Introduction a predominant program in the field


The prefrontal cortex plays a predominant role in executive functioning, spanning across the core elements: inhibition, working memory and cognitive flexibility, of which interact to form the fundamentals of reasoning of a higher level such as planning, problem-solving and goal-directed activity (Miyake, Friedman, Emerson, Witzki & Howerter, 2000). Executive functioning is shaped by early childhood and related skills such as self-regulation and social and emotional regulation are critical for learning in the classroom and social interactions and communication with peers and has shown to remain crucial throughout later life (Vaughan, Giovanello, 2010; Zelazo, Craik & Booth, 2004). For instance, a substantial amount of evidence currently exists which link improvement to executive functioning, more specifically, to working memory, with significant gains in mathematics in students (Blair & Razza, 2007; Bull & Scerif, 2001; Holmes, Gathercole & Dunnings, 2009; Mazzocco & Kover, 2007) and therefore, their success at school (Alloway & Alloway, 2010; Blair, 2002). The degree of the importance of the quality of executive functioning in children has been established and thus, several intervention techniques were introduced such as computerized training, classroom interventions and exercise, all of which, to some extent, demonstrate the improvement of components such as working memory and self-regulation. This essay will assess the extent to which each intervention technique is successful in doing so and will provide directions for future research.

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Computerized Training

Working memory is an important component of executive functioning and it has been established that the learning competency of children with low working memory capacity is hindered as a result of difficulties maintaining focus and poor ability to store information temporarily during cognitive activities (Gathercole & Alloway, 2008). Arguably one of the most successful techniques that currently exists to improve the executive functioning, in particular, the working memory of children is computerized training programs (Bergman-Nutley et al., 2011). These are based on the idea that repeated practice and exercising the executive functioning of children is key to improving skills in different areas later on in life.


Many studies employed CogMed; a predominant program in the field of study as a function of improving and boosting the poor working memory skills in children and were therefore, at a disadvantage with their learning (Bergman-Nutley, 2011; Klingberg et al., 2005; Thorell, Lindqvist, Bergman, Bohlin & Klingberg, 2009). One study in particular, produced fascinating results which lend support to the premise that interventions directed at boosting working memory lead to improved performance in children. Holmes et al. (2009) carried out either adaptive or non-adaptive versions of the training program on 42 children between the ages of 8 and 11 years. The non-adaptive program was developed by CogMed and had fixed difficulty levels throughout the tasks, so as to ensure that the working memory of the children were not too overworked. However, the adaptive version of the training program was carried out such that difficulty levels matched the memory span ability of the individual participants. Other than this, the adaptive and non-adaptive programs did not differ. IQ and academic performance were measured prior to, and after the training period during which participants were tested on their verbal short-term and working memory, visuo-spatial short term and working memory, in addition to verbal and performance IQ and literacy and mathematical reasoning.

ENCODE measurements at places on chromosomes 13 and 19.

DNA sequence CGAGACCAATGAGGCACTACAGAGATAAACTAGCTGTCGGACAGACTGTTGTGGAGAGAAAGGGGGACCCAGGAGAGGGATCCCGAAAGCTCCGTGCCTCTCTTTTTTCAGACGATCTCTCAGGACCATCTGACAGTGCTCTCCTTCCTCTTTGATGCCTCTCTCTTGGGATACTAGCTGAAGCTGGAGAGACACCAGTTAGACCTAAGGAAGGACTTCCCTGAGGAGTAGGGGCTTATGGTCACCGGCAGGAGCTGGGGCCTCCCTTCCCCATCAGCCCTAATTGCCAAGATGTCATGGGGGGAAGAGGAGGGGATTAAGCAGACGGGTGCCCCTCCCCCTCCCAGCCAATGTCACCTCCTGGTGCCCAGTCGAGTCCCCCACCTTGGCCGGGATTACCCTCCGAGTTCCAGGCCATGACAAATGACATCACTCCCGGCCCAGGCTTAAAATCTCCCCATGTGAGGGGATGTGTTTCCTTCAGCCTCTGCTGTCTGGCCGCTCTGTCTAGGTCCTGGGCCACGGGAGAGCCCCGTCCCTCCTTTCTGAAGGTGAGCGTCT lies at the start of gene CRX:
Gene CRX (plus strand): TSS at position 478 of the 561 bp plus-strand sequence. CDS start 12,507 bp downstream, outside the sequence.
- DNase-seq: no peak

Whilst no significant improvements were found for both the adaptive and non-adaptive groups immediately after the training, participants whom had undergone adaptive training appeared to have had benefitted the most during post-testing 6 months later. In particular, the adaptive group displayed significant gains in their verbal working memory and visuo-spatial short-term memory, however, not for verbal short-term memory. In addition, further analyses were conducted in order to uncover the improvements to working memory specifically by calculating the extent to which the participants achieved scores appropriate to their age. In doing so, it was found that 68% of the adaptive training group appeared to have achieved this, in comparison to 25% of the non-adaptive training group. Despite the marked differences in performance scores of the groups which had different types of training, it is evident that overall, the training of working memory does ultimately result in improvement to executive functioning. The study had its strengths with its regards to the consistency of training the children had received. The training period occurred over 5-7 weeks, 35 minutes a day for 20 days and was completed in small groups. The benefits of such training is that it actively stimulates activation in parts of the brain involved in working memory and thus, improvements can be accounted for by the training (Olesen, Westerberg & Klingberg, 2004; Westerberg & Klingberg, 2007). However, as aforementioned, verbal short-term memory was the only subcomponent of working memory which had not been affected by the training. In addition, the study involved 42 participants from the North-East of England, generalizability of results to the general population is placed into question. Therefore, future research could focus on verbal short-term memory as a distinct element which appears to be supported by the central executive component of working memory (Pickering, Gathercole & Peaker, 1998), as well as applying this intervention technique to more samples spanning other regions of England, including London, so as to gain results richer in reliability. Regardless, this study shows that computerized training as an intervention technique is, to an extent, successful in improving and refining working memory and appears thus far, to provide an efficient baseline for which future research can develop and improve on.